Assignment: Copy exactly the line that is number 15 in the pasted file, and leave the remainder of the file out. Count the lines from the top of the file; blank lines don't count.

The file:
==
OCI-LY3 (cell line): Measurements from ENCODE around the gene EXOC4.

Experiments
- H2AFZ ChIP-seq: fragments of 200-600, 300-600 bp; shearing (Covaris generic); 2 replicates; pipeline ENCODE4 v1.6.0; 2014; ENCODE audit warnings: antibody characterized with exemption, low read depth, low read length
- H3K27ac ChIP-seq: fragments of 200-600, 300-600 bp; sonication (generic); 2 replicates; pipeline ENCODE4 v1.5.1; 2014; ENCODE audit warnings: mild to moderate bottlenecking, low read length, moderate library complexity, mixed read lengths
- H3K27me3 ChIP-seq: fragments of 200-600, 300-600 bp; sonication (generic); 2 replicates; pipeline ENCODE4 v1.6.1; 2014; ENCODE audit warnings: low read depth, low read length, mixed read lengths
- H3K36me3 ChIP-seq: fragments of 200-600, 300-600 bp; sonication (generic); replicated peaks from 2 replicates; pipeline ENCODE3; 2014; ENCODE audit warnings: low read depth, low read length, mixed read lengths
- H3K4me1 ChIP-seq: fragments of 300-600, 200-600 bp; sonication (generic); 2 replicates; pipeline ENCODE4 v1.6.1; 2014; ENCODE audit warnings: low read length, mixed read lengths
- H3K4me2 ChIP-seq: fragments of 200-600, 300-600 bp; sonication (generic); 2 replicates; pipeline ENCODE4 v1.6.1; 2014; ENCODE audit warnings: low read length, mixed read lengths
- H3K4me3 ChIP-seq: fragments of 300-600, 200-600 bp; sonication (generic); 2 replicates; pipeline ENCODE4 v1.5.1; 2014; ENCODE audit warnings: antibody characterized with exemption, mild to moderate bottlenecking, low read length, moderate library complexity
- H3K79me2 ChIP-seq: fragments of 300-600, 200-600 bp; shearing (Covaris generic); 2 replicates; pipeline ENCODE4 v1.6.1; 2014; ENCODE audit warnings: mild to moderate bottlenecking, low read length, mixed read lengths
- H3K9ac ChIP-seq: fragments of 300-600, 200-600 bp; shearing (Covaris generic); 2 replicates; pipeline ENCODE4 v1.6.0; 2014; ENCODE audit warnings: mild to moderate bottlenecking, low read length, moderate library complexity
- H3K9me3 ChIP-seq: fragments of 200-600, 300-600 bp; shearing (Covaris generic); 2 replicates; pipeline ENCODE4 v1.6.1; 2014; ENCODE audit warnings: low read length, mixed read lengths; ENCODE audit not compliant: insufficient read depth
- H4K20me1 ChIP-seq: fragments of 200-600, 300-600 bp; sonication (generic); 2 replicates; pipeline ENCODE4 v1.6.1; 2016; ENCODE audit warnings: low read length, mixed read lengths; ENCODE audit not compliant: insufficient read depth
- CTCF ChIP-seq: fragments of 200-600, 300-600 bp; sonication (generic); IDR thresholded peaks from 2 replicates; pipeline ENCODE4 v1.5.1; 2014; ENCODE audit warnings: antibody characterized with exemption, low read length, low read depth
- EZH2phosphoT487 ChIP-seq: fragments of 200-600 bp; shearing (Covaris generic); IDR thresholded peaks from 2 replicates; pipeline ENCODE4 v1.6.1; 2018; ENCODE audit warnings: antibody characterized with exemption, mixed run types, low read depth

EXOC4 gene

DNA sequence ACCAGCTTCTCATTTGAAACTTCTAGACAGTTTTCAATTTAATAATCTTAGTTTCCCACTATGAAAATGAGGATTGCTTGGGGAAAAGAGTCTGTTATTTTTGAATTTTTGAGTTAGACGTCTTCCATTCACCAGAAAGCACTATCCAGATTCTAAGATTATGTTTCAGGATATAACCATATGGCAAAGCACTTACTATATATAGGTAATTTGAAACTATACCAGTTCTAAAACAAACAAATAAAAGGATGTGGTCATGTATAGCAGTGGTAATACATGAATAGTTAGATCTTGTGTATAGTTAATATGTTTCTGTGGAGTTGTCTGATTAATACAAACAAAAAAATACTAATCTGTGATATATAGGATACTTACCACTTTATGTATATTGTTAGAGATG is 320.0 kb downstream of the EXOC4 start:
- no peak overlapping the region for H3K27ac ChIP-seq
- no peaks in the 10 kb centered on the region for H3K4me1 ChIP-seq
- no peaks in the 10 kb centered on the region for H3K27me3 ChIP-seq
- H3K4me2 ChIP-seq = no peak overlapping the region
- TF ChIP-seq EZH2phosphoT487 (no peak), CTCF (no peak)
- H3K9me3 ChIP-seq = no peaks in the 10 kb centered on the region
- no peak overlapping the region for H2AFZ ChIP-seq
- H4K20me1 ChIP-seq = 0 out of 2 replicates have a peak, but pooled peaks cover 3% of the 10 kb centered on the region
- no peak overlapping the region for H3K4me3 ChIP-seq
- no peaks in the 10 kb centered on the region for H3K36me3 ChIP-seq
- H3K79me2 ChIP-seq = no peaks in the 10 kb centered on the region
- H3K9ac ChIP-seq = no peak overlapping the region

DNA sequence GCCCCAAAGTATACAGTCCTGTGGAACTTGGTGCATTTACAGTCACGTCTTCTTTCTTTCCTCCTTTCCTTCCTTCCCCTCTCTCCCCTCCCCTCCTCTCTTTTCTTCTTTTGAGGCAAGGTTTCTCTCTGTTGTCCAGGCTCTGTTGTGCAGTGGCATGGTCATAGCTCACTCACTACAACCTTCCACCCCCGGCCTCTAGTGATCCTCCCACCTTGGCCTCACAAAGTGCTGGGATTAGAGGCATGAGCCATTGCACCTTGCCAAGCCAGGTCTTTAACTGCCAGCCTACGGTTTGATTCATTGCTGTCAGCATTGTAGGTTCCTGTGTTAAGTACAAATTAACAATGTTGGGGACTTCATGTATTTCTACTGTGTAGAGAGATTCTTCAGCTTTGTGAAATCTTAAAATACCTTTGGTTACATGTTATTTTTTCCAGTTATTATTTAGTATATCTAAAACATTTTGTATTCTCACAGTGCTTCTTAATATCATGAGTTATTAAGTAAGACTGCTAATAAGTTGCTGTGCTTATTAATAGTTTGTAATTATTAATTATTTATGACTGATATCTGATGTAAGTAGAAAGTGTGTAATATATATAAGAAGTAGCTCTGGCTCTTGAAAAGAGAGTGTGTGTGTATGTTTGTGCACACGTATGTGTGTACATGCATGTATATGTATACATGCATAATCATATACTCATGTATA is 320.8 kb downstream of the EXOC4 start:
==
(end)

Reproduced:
- EZH2phosphoT487 ChIP-seq: fragments of 200-600 bp; shearing (Covaris generic); IDR thresholded peaks from 2 replicates; pipeline ENCODE4 v1.6.1; 2018; ENCODE audit warnings: antibody characterized with exemption, mixed run types, low read depth